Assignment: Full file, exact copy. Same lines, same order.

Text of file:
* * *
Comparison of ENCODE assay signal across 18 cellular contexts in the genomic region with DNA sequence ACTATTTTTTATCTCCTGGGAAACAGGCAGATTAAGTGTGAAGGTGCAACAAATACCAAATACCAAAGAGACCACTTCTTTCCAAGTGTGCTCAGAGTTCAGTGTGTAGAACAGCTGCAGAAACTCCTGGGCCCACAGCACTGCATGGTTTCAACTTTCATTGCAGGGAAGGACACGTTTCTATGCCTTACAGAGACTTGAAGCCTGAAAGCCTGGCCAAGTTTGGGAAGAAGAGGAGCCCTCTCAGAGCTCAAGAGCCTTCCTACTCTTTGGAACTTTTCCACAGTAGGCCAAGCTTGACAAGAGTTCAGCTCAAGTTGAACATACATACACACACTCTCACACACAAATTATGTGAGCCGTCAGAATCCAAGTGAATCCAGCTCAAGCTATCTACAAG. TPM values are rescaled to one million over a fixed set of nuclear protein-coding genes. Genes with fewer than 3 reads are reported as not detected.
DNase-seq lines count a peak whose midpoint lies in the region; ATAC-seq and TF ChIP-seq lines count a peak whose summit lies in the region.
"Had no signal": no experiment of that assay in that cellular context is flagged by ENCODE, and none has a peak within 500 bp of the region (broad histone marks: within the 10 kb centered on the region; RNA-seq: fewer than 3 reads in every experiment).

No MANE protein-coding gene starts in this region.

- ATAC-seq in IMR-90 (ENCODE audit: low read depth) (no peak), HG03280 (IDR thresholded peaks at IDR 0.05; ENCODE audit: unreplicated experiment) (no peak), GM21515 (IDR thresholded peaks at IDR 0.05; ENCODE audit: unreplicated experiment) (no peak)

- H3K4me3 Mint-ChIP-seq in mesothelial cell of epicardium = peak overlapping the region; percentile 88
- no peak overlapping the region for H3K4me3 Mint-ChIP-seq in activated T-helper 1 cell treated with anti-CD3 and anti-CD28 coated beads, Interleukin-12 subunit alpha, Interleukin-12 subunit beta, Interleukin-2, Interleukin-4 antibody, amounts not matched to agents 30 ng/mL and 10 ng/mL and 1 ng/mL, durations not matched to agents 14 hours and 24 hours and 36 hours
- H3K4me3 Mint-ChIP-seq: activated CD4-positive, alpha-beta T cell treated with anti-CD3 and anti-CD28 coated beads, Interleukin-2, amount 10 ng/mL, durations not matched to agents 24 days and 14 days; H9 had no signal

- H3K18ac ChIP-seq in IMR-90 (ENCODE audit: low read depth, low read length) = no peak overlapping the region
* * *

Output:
Comparison of ENCODE assay signal across 18 cellular contexts in the genomic region with DNA sequence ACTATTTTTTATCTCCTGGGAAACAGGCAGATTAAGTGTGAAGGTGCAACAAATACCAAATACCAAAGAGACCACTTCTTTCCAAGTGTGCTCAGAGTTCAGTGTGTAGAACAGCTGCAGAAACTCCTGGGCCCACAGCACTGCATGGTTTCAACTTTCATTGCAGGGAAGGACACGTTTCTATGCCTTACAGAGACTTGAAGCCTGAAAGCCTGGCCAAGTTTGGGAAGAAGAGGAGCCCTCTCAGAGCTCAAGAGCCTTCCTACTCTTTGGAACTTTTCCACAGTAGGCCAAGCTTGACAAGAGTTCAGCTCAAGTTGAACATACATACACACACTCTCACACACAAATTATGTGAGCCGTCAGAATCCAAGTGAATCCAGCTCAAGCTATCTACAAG. TPM values are rescaled to one million over a fixed set of nuclear protein-coding genes. Genes with fewer than 3 reads are reported as not detected.
DNase-seq lines count a peak whose midpoint lies in the region; ATAC-seq and TF ChIP-seq lines count a peak whose summit lies in the region.
"Had no signal": no experiment of that assay in that cellular context is flagged by ENCODE, and none has a peak within 500 bp of the region (broad histone marks: within the 10 kb centered on the region; RNA-seq: fewer than 3 reads in every experiment).

No MANE protein-coding gene starts in this region.

- ATAC-seq in IMR-90 (ENCODE audit: low read depth) (no peak), HG03280 (IDR thresholded peaks at IDR 0.05; ENCODE audit: unreplicated experiment) (no peak), GM21515 (IDR thresholded peaks at IDR 0.05; ENCODE audit: unreplicated experiment) (no peak)

- H3K4me3 Mint-ChIP-seq in mesothelial cell of epicardium = peak overlapping the region; percentile 88
- no peak overlapping the region for H3K4me3 Mint-ChIP-seq in activated T-helper 1 cell treated with anti-CD3 and anti-CD28 coated beads, Interleukin-12 subunit alpha, Interleukin-12 subunit beta, Interleukin-2, Interleukin-4 antibody, amounts not matched to agents 30 ng/mL and 10 ng/mL and 1 ng/mL, durations not matched to agents 14 hours and 24 hours and 36 hours
- H3K4me3 Mint-ChIP-seq: activated CD4-positive, alpha-beta T cell treated with anti-CD3 and anti-CD28 coated beads, Interleukin-2, amount 10 ng/mL, durations not matched to agents 24 days and 14 days; H9 had no signal

- H3K18ac ChIP-seq in IMR-90 (ENCODE audit: low read depth, low read length) = no peak overlapping the region